Creature Feature: The Lord Howe Island Stick Insect
This week’s Creature Feature takes us to Lord Howe Island, located approximately 370 miles (660 km) off the eastern coast of Australia. This particular creature is special because it’s been referred to as the “rarest insect in the world”.
The Lord Howe Island Stick Insect (also known as the Land Lobster or the Lord Howe Island Phasmid) is a critically endangered species that was once believed to be extinct. In the 1930s, it was presumed that there were no remaining members of this species; however, they were amazingly rediscovered in 2001. Although the name suggests this Stick Insect is from Lord Howe Island (which was its largest habitat), it was actually extinct on that island for a long time. The rediscovery took place on Ball’s Pyramid (the tallest volcanic stack in the world—14 miles southeast of Lord Howe Island), where less than 30 of these creatures were found.
These Land Lobsters can grow up to 5.9 inches (15 cm) in length and the females are typically larger than the males. They have no wings (unlike most other phasmids), but they are pretty fast runners. One interesting thing to note about this creature is that the males will follow the females and base their own activities on whatever the female is doing. As far as reproduction goes, the female will lay her eggs while hanging from branches. Like human babies, the nymphs will emerge up to 9 months later. When first born, they are bright green and active during the day, but as they get older the green will fade to black and they develop a taste for the nightlife.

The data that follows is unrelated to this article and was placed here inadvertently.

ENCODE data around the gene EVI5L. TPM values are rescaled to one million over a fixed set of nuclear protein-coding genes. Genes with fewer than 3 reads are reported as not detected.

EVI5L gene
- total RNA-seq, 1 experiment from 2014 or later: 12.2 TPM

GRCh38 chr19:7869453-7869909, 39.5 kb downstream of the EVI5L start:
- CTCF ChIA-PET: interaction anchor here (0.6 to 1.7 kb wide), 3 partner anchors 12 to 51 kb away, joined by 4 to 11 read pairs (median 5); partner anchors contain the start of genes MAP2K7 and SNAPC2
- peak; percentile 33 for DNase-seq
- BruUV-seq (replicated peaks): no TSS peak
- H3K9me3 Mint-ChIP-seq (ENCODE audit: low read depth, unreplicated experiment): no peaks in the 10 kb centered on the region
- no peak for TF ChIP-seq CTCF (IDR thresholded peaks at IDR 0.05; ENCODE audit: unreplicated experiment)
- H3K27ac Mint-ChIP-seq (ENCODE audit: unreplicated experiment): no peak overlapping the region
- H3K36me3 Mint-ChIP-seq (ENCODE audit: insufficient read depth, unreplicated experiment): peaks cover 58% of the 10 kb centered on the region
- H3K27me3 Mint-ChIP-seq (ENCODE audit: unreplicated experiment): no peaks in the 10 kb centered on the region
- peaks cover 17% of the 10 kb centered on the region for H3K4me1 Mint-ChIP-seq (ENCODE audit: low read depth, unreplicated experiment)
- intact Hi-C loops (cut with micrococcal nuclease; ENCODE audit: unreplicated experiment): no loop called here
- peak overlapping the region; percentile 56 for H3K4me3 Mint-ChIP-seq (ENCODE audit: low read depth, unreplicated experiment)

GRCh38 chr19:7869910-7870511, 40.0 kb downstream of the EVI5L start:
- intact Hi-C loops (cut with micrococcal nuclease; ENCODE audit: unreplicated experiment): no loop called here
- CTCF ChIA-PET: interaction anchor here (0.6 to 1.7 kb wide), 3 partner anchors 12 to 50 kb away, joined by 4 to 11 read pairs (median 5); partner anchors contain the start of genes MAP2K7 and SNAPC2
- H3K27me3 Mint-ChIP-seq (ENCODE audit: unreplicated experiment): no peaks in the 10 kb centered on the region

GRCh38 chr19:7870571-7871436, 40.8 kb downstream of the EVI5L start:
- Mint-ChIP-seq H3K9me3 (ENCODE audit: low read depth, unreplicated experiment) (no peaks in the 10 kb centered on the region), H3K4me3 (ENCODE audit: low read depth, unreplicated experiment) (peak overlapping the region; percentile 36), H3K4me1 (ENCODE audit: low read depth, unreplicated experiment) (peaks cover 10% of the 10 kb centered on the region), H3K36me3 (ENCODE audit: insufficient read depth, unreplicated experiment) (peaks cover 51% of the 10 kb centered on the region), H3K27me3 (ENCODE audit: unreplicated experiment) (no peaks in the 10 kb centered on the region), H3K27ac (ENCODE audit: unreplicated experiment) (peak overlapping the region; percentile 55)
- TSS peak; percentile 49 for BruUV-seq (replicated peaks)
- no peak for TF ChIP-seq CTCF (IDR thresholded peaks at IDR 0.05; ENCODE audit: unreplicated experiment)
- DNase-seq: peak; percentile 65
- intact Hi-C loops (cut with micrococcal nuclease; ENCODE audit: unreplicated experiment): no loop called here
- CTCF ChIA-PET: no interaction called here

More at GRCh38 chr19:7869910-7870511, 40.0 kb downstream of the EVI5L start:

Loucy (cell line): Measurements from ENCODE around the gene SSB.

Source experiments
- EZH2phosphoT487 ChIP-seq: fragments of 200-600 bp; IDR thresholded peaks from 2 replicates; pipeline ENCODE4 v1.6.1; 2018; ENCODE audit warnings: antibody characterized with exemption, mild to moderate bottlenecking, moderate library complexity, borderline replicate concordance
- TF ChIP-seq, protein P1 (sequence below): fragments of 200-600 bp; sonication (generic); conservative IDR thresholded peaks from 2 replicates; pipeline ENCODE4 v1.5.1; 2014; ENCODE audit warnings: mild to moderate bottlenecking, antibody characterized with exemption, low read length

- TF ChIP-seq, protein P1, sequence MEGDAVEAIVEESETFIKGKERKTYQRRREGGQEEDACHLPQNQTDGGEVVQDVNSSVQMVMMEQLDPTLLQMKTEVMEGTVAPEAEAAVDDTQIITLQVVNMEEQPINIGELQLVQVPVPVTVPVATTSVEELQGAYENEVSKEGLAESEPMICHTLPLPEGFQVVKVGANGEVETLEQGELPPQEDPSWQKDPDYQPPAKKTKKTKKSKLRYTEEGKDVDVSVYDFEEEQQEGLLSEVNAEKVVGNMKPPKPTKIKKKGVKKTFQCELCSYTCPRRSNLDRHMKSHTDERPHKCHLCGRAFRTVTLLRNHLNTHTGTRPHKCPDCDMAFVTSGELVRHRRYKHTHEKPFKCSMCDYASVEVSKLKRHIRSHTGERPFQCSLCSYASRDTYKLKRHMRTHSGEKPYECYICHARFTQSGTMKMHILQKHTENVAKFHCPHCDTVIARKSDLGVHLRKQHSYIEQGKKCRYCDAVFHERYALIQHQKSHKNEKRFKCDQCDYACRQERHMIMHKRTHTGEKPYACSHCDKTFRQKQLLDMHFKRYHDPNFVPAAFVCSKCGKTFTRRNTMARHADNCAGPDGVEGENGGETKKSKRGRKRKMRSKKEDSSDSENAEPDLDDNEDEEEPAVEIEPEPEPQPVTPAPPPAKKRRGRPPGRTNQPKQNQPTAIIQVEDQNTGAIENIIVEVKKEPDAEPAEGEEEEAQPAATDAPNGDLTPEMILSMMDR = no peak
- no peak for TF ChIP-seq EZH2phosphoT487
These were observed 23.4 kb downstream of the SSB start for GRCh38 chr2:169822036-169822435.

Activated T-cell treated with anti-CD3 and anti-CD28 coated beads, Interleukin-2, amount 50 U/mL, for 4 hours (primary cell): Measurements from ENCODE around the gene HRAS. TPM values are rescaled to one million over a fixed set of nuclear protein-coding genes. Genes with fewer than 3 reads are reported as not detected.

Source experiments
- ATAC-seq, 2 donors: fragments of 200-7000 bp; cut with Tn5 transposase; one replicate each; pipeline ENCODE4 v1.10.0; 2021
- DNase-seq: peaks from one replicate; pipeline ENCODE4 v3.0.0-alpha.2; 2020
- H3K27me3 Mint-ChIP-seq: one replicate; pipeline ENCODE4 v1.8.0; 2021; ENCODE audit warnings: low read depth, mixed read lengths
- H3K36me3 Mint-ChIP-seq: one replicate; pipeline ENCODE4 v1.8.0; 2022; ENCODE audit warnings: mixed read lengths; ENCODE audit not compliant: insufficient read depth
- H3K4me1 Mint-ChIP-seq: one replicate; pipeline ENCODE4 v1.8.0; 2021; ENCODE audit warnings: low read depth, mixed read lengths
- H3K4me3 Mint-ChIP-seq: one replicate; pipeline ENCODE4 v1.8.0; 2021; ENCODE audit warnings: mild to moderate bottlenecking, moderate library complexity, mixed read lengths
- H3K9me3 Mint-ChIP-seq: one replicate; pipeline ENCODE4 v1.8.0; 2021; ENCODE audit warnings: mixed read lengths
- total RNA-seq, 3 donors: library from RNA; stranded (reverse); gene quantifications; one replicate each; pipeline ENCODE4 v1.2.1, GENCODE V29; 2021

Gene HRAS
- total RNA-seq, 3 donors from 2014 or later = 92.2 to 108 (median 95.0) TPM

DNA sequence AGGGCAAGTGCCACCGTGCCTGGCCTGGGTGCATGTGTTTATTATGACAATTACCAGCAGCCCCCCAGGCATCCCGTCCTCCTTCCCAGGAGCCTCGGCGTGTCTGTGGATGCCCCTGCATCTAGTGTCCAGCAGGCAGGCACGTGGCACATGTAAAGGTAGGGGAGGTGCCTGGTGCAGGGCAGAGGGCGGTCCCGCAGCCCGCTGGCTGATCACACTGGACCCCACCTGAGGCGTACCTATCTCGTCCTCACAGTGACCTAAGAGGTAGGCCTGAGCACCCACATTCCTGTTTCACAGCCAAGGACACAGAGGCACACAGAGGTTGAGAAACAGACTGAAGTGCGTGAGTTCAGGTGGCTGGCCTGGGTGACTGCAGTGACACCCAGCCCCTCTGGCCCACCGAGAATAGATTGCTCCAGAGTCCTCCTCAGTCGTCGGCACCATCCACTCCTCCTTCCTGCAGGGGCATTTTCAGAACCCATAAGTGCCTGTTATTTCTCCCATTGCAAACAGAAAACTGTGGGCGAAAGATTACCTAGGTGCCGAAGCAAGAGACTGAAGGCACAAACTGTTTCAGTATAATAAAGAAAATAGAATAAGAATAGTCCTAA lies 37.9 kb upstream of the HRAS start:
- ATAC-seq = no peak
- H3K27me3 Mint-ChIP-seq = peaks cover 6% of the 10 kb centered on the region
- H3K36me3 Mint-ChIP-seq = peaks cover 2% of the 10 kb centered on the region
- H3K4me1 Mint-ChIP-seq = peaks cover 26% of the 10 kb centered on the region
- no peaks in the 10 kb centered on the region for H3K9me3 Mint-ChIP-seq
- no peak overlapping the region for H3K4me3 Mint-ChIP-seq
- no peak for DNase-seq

Before their extinction on Lord Howe Island, these Stick Insects were used as fishing bait. While that certainly contributed to their decline, what really did them in was the introduction of black rats in 1918, after a ship ran aground. After 1920, none of these insects were ever seen on the island again.
It’s uncertain how many of the Lord Howe Island Stick Insects remain today, but there is some good news. A research team collected 2 breeding pairs of these insects from Ball’s Pyramid, in 2003. One pair was sent to a private breeder in Sydney and the other to Melbourne Zoo. By 2008, the captive population had soared to almost 450 insects and 20 were actually returned to a special habitat on Lord Howe Island.
To find out more about the Lord Howe Island Stick Insect, check out these links:
The Lord Howe Island Phasmid: An Extinct Species Reborn
Preparing Lord Howe Island for the Phasmid
Animal Planet News
Phasmid Study Group – Lord Howe Island Stick Insect Hatching (video)
By Heidi Marshall